Sonic99 From , joined Dec 1969, posts, RR: Posted (11 years 2 weeks 2 days 19 hours ago) and read 2961 times:
I was always wondering what these lights are on the fuselage of the A330? Are those spotlights of some sort that point at the engines? From my visits to airports whenever I see an A330 take off those lights shine bright and they seem to be brightest when viewed at an angle - this angle in particular... which leads me to that "engine illumination" theory. The lights in this photo are right under the "I" and "R" of the "AIR CANADA".
Air2gxs From , joined Dec 1969, posts, RR:
Reply 1, posted (11 years 2 weeks 2 days 18 hours ago) and read 2890 times:
Though I'm not at all familiar with the A330, I believe those are the wing/engine illumination lights or the "ice lights". They illuminate the wing/engine nacelles so the flight crew can attempt to determine if ice is adhering to the surfaces.
Timz From United States of America, joined Sep 1999, 6796 posts, RR: 7
Reply 4, posted (11 years 2 weeks 1 day 20 hours ago) and read 2719 times:
Any particular reason these lights aren't on more of the time? I woulda thought if they turn on landing lights 40 miles from the airport (or whatever) they might as well turn the sideways lights on too-- but they usually don't, right?
747Teach From United States of America, joined Nov 2000, 176 posts, RR: 1
Reply 5, posted (11 years 2 weeks 1 day ago) and read 2639 times:
Sonic99: Those lights are called the "Wing and Engine Scan Lights." The forward one (the larger one) is 7LX, the left wing scan light. The further aft light (the smaller one) is 9LX, the left engine scan light. This is from the A330 AMM, Chapter 33-49-00, Fig. 001. Regards,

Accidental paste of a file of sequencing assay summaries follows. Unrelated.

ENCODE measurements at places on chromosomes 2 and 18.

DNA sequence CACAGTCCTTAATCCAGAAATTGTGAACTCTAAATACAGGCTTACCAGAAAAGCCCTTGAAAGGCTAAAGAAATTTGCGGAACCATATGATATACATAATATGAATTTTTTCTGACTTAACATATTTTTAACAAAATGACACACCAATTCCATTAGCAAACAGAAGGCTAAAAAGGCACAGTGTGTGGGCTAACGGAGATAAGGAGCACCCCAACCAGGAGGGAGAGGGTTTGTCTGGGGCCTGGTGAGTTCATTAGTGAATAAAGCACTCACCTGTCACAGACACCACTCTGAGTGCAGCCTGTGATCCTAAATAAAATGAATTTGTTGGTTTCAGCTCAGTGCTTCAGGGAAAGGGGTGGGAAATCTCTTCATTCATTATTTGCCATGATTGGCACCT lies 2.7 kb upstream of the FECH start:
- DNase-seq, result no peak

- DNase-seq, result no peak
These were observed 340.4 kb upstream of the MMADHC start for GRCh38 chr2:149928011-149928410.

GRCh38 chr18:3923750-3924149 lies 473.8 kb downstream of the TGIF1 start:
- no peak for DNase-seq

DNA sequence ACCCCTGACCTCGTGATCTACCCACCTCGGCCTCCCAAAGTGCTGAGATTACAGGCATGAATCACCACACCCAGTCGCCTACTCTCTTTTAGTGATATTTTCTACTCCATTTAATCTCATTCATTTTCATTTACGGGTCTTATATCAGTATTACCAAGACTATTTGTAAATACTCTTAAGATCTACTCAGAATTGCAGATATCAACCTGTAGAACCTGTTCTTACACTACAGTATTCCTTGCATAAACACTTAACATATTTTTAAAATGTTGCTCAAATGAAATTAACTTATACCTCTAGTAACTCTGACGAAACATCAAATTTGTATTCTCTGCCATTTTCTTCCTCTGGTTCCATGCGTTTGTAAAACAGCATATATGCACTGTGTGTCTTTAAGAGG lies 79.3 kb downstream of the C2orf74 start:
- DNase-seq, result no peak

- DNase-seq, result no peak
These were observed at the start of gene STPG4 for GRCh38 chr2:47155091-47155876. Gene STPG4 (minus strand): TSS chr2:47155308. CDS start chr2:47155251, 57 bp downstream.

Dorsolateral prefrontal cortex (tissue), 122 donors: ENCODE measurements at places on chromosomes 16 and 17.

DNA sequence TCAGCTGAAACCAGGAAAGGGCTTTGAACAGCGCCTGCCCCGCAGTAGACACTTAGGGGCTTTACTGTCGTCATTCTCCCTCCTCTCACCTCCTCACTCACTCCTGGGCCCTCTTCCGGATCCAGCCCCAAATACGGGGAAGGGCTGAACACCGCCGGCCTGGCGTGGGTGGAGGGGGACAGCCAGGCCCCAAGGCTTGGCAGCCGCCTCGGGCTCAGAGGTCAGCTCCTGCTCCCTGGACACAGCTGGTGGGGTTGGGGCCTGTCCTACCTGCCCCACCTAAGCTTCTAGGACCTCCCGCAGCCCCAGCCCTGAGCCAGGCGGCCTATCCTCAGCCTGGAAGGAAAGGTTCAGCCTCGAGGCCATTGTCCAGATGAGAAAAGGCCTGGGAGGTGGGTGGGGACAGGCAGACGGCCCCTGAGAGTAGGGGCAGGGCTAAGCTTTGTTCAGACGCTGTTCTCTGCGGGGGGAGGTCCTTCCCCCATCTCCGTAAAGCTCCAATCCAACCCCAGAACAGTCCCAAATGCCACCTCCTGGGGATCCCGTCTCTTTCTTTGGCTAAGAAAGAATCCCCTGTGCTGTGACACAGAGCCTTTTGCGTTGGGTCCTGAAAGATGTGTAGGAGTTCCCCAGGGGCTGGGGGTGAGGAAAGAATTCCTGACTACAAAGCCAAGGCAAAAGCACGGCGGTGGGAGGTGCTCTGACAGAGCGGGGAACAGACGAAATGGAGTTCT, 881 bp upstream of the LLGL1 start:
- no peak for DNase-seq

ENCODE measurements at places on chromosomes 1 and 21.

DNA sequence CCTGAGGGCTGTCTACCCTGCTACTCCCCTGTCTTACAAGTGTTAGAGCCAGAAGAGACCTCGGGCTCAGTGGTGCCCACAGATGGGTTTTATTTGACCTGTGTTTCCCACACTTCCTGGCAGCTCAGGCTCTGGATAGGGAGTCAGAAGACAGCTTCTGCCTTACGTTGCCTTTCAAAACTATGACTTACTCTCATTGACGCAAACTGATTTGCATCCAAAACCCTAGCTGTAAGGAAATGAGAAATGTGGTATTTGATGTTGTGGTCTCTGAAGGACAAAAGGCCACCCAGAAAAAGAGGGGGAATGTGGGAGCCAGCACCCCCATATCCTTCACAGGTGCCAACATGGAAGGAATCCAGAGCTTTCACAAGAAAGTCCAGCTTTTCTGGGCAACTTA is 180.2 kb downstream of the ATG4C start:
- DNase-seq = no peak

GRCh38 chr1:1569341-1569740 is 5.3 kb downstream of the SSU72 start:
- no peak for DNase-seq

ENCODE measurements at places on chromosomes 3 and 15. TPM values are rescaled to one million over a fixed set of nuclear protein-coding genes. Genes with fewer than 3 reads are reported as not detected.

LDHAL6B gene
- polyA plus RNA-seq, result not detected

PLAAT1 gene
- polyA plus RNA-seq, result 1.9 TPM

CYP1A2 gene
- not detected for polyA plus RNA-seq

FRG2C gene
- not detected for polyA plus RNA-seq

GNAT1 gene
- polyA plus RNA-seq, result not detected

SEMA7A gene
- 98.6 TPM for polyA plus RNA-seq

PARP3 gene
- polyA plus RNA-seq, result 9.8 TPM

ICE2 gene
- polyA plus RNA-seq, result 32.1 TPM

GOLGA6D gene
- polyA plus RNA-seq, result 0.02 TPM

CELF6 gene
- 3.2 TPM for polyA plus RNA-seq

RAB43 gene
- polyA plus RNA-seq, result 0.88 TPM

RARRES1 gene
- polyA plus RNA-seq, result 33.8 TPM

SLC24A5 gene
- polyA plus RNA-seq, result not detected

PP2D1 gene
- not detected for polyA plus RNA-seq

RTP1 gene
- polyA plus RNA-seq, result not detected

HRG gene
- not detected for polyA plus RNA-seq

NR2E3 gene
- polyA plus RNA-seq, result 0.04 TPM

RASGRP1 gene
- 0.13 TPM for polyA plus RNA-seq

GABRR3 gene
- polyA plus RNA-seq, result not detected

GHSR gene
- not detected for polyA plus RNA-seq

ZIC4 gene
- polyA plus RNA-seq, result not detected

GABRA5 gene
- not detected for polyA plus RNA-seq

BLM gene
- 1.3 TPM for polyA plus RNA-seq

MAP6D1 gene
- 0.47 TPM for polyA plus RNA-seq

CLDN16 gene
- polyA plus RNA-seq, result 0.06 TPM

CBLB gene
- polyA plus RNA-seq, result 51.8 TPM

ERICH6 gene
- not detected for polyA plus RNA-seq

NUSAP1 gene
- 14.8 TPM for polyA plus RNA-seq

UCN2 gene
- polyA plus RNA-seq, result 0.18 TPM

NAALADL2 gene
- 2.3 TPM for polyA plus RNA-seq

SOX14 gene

Francoflier From France, joined Oct 2001, 3738 posts, RR: 11
Reply 6, posted (11 years 2 weeks 20 hours ago) and read 2604 times:
Most all airliners have those lights, even the small turboprops.
I don't know of a regulation about the use of landing lights, but there may be. Usually the company's manual of operation would tell you when and where to turn them on, but even so, the wing inspection lights are not considered landing lights. At night, they would even be a nuisance for other aircrafts in the vicinity upon landing.
Their only purpose is to enable the crew to look at their engines and wing leading edges at night.
Although it looks cool to turn them on when taking off or landing during daylight...
Looks like I picked the wrong week to quit posting...
Trust me, these lights are extremely bright at nightime. I remember flying along in a Royal Airlines 727-2 while enroute to Halifax from Toronto back December of 1996.
We were about a half hour from landing while decending through the dark sky at about 9:30 pm. I was looking out my window on the right side of the jet (just infront of the wing), when the pilots turned on their wing scaning lights. Holly Smokes!!!! Suddenly it was so bright I could hardly see, because we were flying through a snow storm and the scan light was illuminating all the snow flakes as they screamed horizontally past my window. It was quite a show!
I didn't even know it was snowing out untill those inspection lights were turned on. Thankfully, the pilots turned them off for the final approach, thus I got to see the ground lights when we poped out of the clouds.